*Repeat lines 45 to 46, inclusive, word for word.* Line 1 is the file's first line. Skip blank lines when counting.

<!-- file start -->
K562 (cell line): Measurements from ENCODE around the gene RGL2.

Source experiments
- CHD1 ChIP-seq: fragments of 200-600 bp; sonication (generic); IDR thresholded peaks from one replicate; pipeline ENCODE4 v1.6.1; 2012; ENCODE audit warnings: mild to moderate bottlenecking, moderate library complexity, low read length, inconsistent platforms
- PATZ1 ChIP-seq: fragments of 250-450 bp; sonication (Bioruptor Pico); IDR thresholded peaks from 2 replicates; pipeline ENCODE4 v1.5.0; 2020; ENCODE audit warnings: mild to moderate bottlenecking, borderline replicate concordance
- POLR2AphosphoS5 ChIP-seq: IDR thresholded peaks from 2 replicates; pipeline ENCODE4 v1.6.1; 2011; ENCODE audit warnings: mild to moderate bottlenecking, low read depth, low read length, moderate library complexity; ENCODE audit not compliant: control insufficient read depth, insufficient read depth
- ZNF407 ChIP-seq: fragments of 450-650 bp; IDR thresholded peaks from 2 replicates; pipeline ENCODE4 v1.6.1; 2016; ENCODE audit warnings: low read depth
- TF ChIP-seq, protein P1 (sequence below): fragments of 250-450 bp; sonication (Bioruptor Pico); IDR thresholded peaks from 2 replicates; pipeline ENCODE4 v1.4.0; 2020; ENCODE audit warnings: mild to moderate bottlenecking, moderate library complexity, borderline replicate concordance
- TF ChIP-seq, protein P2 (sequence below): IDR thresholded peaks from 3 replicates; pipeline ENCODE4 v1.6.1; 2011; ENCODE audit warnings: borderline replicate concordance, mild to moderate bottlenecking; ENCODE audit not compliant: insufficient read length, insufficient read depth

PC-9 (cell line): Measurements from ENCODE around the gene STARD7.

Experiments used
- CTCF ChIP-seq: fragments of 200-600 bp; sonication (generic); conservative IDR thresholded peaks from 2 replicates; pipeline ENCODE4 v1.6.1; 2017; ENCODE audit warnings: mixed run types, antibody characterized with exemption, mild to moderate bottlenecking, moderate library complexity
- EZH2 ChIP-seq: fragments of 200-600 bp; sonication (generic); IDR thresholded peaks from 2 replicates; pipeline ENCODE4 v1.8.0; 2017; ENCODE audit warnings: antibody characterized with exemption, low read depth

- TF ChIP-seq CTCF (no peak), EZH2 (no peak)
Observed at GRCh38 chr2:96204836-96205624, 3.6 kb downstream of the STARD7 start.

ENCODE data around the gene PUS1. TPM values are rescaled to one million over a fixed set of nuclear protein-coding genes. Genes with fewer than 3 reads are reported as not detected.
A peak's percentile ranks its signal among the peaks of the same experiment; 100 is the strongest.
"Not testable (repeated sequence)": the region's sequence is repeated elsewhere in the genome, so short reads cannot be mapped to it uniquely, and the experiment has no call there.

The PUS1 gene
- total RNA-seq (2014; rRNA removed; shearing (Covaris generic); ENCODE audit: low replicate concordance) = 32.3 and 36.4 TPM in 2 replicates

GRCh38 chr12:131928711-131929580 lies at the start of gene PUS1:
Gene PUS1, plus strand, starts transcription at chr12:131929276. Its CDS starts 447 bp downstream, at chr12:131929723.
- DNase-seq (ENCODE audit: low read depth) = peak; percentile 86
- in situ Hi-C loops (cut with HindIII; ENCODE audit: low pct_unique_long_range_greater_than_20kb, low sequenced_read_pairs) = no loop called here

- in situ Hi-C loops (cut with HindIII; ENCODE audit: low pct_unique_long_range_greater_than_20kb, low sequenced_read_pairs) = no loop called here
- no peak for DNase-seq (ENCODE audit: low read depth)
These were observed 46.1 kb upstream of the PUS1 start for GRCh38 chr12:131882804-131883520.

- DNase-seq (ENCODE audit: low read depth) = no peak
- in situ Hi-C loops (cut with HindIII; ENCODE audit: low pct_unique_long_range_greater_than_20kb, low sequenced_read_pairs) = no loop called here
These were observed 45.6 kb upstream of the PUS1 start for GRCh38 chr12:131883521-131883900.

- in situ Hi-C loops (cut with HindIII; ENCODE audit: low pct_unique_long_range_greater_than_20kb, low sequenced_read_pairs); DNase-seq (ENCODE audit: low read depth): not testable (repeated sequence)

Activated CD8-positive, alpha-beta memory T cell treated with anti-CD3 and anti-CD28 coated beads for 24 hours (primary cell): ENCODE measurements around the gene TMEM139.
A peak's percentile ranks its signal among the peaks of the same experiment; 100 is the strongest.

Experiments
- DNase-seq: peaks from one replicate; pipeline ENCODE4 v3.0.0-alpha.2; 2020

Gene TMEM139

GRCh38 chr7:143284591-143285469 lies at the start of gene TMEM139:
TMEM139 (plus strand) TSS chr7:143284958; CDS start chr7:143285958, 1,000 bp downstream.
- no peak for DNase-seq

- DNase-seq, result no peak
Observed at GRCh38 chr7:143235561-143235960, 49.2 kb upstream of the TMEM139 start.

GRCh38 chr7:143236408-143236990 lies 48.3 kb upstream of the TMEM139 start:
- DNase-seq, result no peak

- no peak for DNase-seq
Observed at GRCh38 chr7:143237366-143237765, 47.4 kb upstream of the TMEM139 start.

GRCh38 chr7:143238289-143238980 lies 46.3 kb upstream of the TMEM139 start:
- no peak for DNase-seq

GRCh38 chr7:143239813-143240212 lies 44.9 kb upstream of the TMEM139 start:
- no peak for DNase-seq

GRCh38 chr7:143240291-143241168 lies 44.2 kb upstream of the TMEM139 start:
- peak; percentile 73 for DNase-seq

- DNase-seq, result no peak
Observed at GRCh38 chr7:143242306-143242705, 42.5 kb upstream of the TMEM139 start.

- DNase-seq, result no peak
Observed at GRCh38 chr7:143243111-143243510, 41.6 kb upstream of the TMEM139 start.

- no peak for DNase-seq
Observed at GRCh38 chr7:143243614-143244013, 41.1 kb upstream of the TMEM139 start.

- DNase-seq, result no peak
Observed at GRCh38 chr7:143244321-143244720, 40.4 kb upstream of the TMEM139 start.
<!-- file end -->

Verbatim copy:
GRCh38 chr7:143238289-143238980 lies 46.3 kb upstream of the TMEM139 start:
- no peak for DNase-seq